The latest wave of market euphoria prompts us to take profit and adopt a patient stance. Economic recovery could end up being slow and erratic, and a further round of volatility is possible.
Post-lockdown re-openings have triggered a sharp bounce back in economic activity across many countries, in line with what we had expected for the third stage of the Baa-shaped growth trajectory outlined in our previous Quarterly Outlook. While we take encouragement from the unprecedented ‘anything goes’ fiscal and monetary policy support in developed markets, as well as from efforts to contain the risk of a renewed outbreak, some countries are still struggling to contain the first wave of infections.
To us it seems prudent not to downplay the risk of a slow recovery path or even a second downleg in growth – the fourth stage of ‘Baa’ – as the OECD recently also warned. With virus developments diverging sharply across and even within countries, we favor an increasingly selective approach, especially in emerging markets. An ‘anything goes’ policy response has lifted valuations, but that leaves risk assets pricing in economic outcomes that we believe are more uncertain. After extremes in euphoria in January and risk aversion in March, the latest wave of euphoria into July prompts us to take profits and adopt a patient stance for the next potential wave of volatility.
We continue to think V, W, U and L remain inadequate descriptors for the growth trajectory. To be clear, we do not expect a relapse of April 2020 proportions. But we think that virus uncertainty, the existing pre-Covid debt overhangs now exacerbated by the H1 2020 revenue decline and the collateral damage to spending from bankruptcies and job shedding, will dampen the outlook more than many suspect. The V-shaped case rests on the idea that the recession is purely exogenous. Yet in our analysis there were huge imbalances in private sector debt coming into this, be it in US corporates, Chinese credit, or income inequality. Threats to trade are evident too. The US expansion was the longest in history. Per JK Galbraith and Irving Fisher, these traits all have the hallmarks of initial conditions heading into 1929.
We prefer to place the pandemic in its cyclical context and be humble about filling in the blanks of the non-mathematical part of the growth outlook. To us, this has clear market ramifications where only the rosier scenario is currently being priced in.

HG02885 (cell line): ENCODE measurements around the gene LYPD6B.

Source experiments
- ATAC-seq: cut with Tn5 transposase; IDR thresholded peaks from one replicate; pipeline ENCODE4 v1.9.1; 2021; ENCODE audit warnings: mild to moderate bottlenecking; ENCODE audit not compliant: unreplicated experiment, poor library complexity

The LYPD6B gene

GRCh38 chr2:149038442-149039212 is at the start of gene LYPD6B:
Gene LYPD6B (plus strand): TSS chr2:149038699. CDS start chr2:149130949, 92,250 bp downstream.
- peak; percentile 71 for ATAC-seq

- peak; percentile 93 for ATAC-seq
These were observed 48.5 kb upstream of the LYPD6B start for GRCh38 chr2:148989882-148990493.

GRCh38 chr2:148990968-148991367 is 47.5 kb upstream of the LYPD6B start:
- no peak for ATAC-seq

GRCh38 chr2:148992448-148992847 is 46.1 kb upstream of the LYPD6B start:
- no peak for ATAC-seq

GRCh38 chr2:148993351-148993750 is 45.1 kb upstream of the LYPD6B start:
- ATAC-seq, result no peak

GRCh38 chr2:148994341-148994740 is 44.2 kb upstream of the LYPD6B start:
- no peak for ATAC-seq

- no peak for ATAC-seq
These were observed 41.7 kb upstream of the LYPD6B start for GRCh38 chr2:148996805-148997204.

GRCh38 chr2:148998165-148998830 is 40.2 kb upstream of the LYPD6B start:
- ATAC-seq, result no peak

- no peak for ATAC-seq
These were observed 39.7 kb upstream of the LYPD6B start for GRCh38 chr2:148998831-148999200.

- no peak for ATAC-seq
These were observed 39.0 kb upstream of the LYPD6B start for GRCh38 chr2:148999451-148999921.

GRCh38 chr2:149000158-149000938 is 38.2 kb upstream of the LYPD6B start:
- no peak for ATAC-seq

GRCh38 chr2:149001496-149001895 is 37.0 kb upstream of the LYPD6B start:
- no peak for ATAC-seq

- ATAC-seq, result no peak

Fiscal and monetary policymakers around the globe have responded to the crisis with, it seems, an ‘anything goes’ approach, in their efforts to prevent the initial shock from morphing into a protracted aggregate demand slump. We expect policy intervention to remain in place, with the emphasis now shifting to the fiscal.
For the ultimate impact of the crisis, it matters a lot whether or not a country is able to orchestrate a fiscal cushion to bridge the gap in income and kickstart the economy. Here there are key differences between developed and emerging market countries, and also divergences within emerging markets. Those countries that were already suffering from waning investor trust going into the crisis will probably experience the most difficulties in financing a fiscal impulse to deal with the economic impact of the virus.
Governments face tough choices and policy dilemmas, as they have throughout 2020. As the south and west of the US is now experiencing, and as China found in late January, the dilemma is: do you reopen the economy to save jobs and businesses and seek to avert 1930s outcomes, or do you focus on the virus and prioritize health? The risk with the first approach is that you might initially win the battle on the economy, but then lose the war on the virus in any case, and thus the economy, too.
So, with fiscal policy, it is all very well to extend bridges, SME lending and furlough schemes. But by making them semi-permanent while removing incentives, the usually helpful free market Schumpeterian forces and reallocation of resources across the economy will be blocked, leading to permanently lower growth amid higher government debt overhangs. Some tapering of support seems advisable, but there are no easy answers.
Looking ahead, we believe central banks will remain instrumental in allowing the huge fiscal loosening to continue, while aiming to keep sovereign rates curves in lockdown. For the Fed, this could eventually imply increasing the maturity of purchases and/or reaccelerating the purchase pace – or even embracing some form of yield curve control in due course. For the ECB, a further increase in the size of PEPP beckons around the turn of the year.
We have had the ‘anything goes’ period of policy already. But just as Lady Gaga offered her own version of the Cole Porter original, for policy to be effective from here we will need a remix.
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